The Neumeyer’s had invited me to stay at their B&B and their granddaughter, Erica, was celebrating her second birthday. She managed the candle blowing just fine and then, already knowing that the camera loves her, turned to give me this look of wide-open innocence.
Tom Neumeyer is a photographer himself, and he kindly told me of the best spot to get an evening shot of the graceful Bill Emerson Bridge. I took a sandwich to the river and watched the evening magic happen.
Cape Girardeau has handled the need for a floodwall at the riverfront by making it a place of art and education. The “Mississippi River Tales Mural” is a series of 24 paintings on the wall that tell the story of living beside this great river from pre-history to the present.
Take the time to read the interpretive signs if you come; it’s a great way to understand a little more deeply how important this river is and always has been.
It’s a beautiful park established to commemorate the almost unimaginable suffering endured by many thousands of Native Americans forced from their homelands in the 1830s. Although it’s a difficult story to read, I had hoped to learn more about this dark part of our history at the Visitors’ Center, but found that budget cuts had reduced the hours of operation drastically.
I left Cape Girardeau yesterday morning and although my next stop was in Missouri, I decided to travel down the Illinois side. Have you ever noticed how long the state of Illinois is? The last 570 miles of the Mississippi River have created the western border of Illinois. Its neighbor to the north was Wisconsin and to the south is Kentucky. There are many changes in geography, climate, agriculture, accents, foods, and lifestyle – all within the state of Illinois. The changes, however, seem to come even more quickly as we leave Illinois behind.
The last town on the southernmost tip of Illinois is Cairo (pronounced CARE-OH, like the syrup). I had passed near Cairo a number of times, but never actually been down Main Street. I can’t imagine driving through for the first time and not wanting to ask someone, “What happened here?” It honestly looks like a war zone. Most of the buildings are boarded up, falling down, burned out. It obviously was prosperous at one time, but it now looks like a movie set for a disaster film. It might have made for some interesting shots, but it didn’t feel like a good idea. The whole place has an energy of hardness and anger. Obviously, that is a surface impression and there must be other, more light-hearted places in Cairo, but that is not the experience of driving through. I made a mental note to ask someone.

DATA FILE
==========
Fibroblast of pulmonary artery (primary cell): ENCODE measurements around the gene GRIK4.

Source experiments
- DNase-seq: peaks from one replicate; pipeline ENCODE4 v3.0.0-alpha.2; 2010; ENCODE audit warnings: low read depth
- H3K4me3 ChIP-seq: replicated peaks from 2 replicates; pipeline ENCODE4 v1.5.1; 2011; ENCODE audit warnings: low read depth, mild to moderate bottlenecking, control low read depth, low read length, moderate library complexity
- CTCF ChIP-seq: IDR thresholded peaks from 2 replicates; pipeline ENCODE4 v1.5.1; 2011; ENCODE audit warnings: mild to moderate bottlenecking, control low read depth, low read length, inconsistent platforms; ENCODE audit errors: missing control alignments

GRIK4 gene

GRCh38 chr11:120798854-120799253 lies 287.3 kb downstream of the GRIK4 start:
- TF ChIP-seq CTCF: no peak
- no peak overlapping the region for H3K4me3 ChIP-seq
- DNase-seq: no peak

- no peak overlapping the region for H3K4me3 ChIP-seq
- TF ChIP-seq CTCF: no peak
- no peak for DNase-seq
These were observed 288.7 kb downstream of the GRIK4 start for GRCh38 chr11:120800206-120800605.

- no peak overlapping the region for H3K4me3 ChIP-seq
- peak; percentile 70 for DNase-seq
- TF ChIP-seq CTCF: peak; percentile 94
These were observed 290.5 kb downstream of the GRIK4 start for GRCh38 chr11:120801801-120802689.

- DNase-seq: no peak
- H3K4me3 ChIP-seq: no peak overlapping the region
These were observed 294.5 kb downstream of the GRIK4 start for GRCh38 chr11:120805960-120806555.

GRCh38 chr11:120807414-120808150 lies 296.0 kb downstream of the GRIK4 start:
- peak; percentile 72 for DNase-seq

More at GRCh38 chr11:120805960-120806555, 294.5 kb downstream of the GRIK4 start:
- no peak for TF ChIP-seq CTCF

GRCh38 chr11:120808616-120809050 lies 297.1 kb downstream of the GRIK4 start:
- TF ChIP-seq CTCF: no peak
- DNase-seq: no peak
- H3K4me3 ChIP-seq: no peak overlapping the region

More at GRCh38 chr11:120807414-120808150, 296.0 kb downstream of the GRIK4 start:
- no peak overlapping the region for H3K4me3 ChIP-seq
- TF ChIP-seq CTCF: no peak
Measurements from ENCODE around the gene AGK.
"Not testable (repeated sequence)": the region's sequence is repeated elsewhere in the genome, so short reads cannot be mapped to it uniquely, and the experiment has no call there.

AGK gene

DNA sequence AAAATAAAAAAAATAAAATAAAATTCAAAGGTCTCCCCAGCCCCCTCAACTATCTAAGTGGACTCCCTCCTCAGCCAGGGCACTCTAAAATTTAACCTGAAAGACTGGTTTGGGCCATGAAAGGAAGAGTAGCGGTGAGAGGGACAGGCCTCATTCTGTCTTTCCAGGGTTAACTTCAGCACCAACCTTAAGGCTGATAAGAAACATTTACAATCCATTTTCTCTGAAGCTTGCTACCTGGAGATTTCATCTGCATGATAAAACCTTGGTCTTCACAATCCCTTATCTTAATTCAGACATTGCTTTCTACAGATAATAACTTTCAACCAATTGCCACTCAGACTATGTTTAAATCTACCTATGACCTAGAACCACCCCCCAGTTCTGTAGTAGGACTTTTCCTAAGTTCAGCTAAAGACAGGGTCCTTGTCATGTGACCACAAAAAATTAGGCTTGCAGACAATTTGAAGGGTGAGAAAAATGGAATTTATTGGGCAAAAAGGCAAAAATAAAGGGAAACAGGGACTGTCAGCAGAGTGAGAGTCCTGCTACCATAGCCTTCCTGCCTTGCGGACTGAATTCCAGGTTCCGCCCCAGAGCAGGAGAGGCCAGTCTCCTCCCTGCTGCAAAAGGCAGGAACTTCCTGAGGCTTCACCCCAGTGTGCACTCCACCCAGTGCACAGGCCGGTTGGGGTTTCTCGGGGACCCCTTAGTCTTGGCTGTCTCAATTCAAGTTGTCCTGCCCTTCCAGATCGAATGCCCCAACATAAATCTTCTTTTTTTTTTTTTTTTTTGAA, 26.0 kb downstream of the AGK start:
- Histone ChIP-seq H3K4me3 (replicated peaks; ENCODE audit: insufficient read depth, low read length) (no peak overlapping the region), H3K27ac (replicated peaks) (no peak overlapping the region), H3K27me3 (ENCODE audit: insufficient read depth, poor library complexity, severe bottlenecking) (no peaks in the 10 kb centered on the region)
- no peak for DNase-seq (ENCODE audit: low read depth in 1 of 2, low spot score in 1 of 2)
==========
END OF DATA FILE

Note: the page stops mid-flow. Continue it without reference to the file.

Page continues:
People who grew up in this area known as “The Bootheel” of Missouri, remember Cairo as a thriving city with beautiful homes, great restaurants and well-stocked department stores. It’s demise is a complex story of drama, corruption, racial tensions and fear ending in social and economic ruin. It’s actually a story that begs to be told, but not in a few sentences by someone who knows very little. It is, however, a very sobering experience to see how quickly and thoroughly such destruction can occur.
It seems as if there is an invisible portal somewhere in this area that you slip through without noticing and suddenly find that you have left the Midwest behind and are now in the South. Locals tell me that once you come down off the hill south of Cape Girardeau, which is actually part of a 150-mile long formation known as Crowley’s Ridge, you are in the Mississippi Delta. Everything seems to change right here. The Ohio River meets the Mississippi here, marking the division between the Upper and Lower Mississippi River and more than doubling the amount of water flowing downstream. At Horseshoe Lake, just north of Cairo, I found Bald Cypress trees and at Sikeston, MO, I spotted the first cotton fields of the journey. Speech patterns and accents are decidedly Southern. Gone are the ice cream shops, replaced by hickory smoked bar-b-que.
Our little raindrop is moving fast now, leading me through all these changes and at the same time, still whispering that nothing really changes at all. The Mississippi is the Mississippi, whether it is a tiny stream through the northern woods of Minnesota or the massive movement of water it has become where I am now. It is all one river.
Charleston is coming up next – a Missouri town that feels as completely Southern as its bigger sister in South Carolina! See you there! Gayle